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ADHD Medications During Pregnancy Linked to Risk of Birth Defects

A recent study has found a link between taking certain medications for Attention Deficit Hyperactivity Disorder during pregnancy and an increased risk of birth defects in children.

AFP Relaxnews

Updated:December 15, 2017, 12:23 PM IST
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ADHD Medications During Pregnancy Linked to Risk of Birth Defects
New research suggests that taking certain medications for ADHD during pregnancy could affect the risk of birth defects in children. (Photo courtesy: AFP Relaxnews/ Halfpoint/ Istock.com)
New US research has found a link between taking certain medications for Attention Deficit Hyperactivity Disorder (ADHD) during pregnancy and an increased risk of birth defects in children.

Carried out by investigators from Brigham and Women's Hospital (BWH) in collaboration with investigators in five Nordic countries, the team used data taken from multiple large cohorts to see if taking the most commonly used ADHD medications during pregnancy could have an impact on the risk of birth defects.

Prescribing medications to treat ADHD is becoming increasingly common, but there is little evidence available on whether exposure to these drugs during early pregnancy may increase the risk of birth defects. However, animal studies have previously found that very high doses of amphetamines could potentially increase the risk of heart defects and other birth defects.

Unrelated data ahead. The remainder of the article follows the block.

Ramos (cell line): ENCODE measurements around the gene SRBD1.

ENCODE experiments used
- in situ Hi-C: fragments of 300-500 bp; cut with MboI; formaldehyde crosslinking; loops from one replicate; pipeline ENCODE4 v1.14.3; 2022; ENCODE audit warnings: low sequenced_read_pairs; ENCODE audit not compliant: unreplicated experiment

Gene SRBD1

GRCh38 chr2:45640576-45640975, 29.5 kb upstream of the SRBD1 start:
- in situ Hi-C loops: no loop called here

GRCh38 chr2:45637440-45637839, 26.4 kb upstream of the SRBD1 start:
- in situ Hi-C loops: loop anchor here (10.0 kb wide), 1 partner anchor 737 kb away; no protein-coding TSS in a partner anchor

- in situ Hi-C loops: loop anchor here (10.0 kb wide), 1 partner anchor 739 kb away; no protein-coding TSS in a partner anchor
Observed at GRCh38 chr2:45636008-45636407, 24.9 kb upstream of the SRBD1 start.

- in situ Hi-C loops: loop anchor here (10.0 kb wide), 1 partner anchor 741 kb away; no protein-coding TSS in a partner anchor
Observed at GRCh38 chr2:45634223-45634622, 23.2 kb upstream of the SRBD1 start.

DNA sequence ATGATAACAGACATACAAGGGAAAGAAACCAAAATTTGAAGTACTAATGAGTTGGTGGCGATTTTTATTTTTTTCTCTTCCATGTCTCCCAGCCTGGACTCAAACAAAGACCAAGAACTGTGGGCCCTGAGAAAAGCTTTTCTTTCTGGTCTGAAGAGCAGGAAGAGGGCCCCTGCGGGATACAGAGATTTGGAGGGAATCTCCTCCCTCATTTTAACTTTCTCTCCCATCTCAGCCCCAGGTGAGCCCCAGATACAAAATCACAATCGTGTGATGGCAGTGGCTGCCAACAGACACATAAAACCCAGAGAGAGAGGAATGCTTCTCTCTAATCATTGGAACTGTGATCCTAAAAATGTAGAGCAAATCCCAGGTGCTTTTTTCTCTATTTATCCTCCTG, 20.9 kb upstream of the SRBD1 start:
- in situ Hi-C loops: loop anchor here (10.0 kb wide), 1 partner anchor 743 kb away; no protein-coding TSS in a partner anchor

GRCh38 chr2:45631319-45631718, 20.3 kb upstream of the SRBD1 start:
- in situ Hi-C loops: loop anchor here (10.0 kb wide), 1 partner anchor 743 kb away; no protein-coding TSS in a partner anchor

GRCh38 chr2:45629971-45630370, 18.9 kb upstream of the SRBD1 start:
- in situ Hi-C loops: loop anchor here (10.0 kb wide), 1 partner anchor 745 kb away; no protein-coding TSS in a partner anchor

To look into the safety of these drugs for humans, the team used data taken from 1.8 million pregnancies in the US, with more than 2,700 of the women filling a prescription for methylphenidate during their first trimester of pregnancy, and more than 5,500 filling one for amphetamines.

The findings were then validated using data from a cohort of 2.5 million pregnancies from Nordic registries.

Based on both the populations, the team found that overall, exposure to methylphenidate during the first trimester resulted in a a 28 percent increased risk of heart malformations, corresponding to three additional infants born with congenital heart defects for every 1,000 women.

However, no association was found between methylphenidate and congenital birth defects overall, or for amphetamines and any congenital or heart defect.

"This information may be important to patients and their physicians as they weigh the risks and benefits of alternative treatment strategies for attention deficit hyperactivity disorder," commented corresponding author Krista Huybrechts, PhD, of the BWH Division of Pharmacoepidemiology and Pharmacoeconomics. "Our study markedly expands the evidence base regarding the safety of methylphenidate use in pregnancy," said Huybrechts. "Although the absolute risk is small, it is nevertheless important evidence to consider when treating young women of reproductive age and pregnant women."

Their findings can be found published online in JAMA Psychiatry.

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